Only 16.0% of the study cohort at baseline had reported previous treatment for their alcohol-use disorder, and this was not significantly associated with change in HDD between Wave 1 and Wave 2. Age, gender, education, and family history of AD were not significantly associated with change in the frequency of HDD between Wave 1 and Wave 2.

DISCUSSION

Using data from both waves of NESARC, we identified several factors independently associated with a change in the frequency of HDD among a nationally representative sample of AD subjects. In these exploratory analyses, baseline HDD and change in AA or AD status were associated with a greater reduction in HDD overtime. On the other hand, smoking and the DSM-IV AD criteria of tolerance were found to be significantly associated with less dramatic reductions in HD overtime. In the multivariable model, none of the sociodemographic factors which have been shown to be associated with HD in the general population were found to be associated with the change in HD frequency in this AD sample. Interestingly, resolution of depression or dysthymia was associated with greater reduction in HDD in the ANCOVA model but not the multivariable model.

While the individual sociodemographic variables of gender and education were associated with a change in HDD in the ANCOVA model, none remained so in the multivariable model. These variables have been associated with the onset of HD and AD (Grant, 1997; Naimi et al., 2003; Hasin et al., 2007; Leonard and Homish, 2008; Merrick et al., 2008). However, they may not necessarily be highly associated with its course or natural history. The lack of a significant association between changes in the frequency of HDD and family history should be interpreted with caution due to the broad nature of this variable's definition. In this study, a respondent was considered to have family history of AD if they reported any first- and/or second-degree relatives with AD versus other studies which used first-degree relatives only to define family history. Future studies should consider examining these characteristics in more detail and investigate the possibility of ascertaining family history using objective measures not subject to response bias.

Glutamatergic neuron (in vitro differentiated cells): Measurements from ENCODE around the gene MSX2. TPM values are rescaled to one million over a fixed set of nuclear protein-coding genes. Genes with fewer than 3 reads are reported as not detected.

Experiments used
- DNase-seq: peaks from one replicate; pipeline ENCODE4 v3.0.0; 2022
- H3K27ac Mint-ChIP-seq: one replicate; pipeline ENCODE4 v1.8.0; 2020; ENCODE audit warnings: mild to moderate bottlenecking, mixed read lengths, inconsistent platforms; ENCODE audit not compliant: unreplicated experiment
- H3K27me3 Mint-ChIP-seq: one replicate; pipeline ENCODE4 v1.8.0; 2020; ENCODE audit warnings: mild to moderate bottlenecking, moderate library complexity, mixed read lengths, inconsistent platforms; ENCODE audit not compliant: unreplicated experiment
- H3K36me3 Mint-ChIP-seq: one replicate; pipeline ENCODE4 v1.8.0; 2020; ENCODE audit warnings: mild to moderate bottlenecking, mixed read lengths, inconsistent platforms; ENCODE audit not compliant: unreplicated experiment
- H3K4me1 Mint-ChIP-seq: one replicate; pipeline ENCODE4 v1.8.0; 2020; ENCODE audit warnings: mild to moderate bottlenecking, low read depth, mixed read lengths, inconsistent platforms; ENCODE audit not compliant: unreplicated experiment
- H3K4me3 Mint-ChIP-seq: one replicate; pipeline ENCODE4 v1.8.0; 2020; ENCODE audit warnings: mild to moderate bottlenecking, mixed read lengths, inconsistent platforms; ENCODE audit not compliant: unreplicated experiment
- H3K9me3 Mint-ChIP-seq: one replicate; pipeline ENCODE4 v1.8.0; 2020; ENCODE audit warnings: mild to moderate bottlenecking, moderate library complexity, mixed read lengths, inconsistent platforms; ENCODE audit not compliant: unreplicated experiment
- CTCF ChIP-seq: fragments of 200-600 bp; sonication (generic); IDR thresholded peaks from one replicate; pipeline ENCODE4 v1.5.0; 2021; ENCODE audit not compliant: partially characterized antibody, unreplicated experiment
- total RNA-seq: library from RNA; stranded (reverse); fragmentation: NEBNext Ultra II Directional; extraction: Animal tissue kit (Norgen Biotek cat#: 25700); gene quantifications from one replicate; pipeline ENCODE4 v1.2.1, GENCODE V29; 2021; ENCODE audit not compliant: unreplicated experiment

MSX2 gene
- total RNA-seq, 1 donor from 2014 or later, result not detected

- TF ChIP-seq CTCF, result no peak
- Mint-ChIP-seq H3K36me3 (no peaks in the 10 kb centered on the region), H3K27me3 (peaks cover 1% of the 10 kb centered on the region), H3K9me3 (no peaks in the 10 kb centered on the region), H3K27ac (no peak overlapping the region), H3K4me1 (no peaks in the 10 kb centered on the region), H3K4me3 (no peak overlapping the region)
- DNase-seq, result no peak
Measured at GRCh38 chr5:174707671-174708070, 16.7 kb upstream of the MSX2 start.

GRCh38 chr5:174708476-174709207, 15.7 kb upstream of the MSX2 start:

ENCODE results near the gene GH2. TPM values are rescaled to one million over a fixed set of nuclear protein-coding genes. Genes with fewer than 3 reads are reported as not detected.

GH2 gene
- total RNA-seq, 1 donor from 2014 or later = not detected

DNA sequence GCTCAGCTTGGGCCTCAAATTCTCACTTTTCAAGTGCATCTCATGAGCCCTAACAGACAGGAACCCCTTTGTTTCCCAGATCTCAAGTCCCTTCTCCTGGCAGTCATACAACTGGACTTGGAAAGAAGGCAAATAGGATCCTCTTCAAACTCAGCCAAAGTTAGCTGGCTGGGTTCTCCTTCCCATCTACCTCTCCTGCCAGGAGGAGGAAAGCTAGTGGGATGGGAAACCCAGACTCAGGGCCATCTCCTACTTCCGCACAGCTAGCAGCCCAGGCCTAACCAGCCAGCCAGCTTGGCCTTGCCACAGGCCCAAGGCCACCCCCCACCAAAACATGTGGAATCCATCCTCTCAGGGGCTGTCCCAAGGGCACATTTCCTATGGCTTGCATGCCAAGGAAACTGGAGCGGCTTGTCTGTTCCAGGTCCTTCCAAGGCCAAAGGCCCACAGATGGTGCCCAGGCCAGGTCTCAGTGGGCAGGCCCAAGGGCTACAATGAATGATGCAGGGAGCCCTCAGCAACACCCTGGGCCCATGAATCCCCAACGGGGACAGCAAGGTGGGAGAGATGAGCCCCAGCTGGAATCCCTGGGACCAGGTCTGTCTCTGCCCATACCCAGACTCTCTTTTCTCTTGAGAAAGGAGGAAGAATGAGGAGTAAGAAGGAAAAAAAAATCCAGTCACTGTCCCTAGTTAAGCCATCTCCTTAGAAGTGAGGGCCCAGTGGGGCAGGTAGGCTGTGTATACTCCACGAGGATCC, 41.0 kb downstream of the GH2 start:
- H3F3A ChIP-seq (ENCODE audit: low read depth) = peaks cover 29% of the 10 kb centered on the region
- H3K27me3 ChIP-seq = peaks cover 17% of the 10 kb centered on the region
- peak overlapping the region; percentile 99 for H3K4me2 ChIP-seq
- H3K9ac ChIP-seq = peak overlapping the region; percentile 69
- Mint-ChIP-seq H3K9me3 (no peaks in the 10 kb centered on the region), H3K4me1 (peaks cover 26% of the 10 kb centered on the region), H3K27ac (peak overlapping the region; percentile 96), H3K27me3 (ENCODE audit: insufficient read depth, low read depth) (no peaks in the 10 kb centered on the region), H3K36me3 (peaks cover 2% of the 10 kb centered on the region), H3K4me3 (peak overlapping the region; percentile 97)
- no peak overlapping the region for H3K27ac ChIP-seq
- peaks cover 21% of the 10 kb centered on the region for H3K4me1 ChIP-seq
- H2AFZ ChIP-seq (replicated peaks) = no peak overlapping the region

It is interesting to note that age in this sample was not associated with change in HDD. This is inconsistent with studies of the general population. In studies of the general population, the risk of HD is found to decline with age with a particularly prominent decrease in the frequency of HD from 19 to 25 years old cohort to older age cohorts (Karlamangla et al., 2006; Kerr et al., 2009). Understanding the mechanisms, including the behavioral and contextual variables, by which age plays a differential role in determining risk of onset and subsequent reduction of HD in AD populations is important for future research.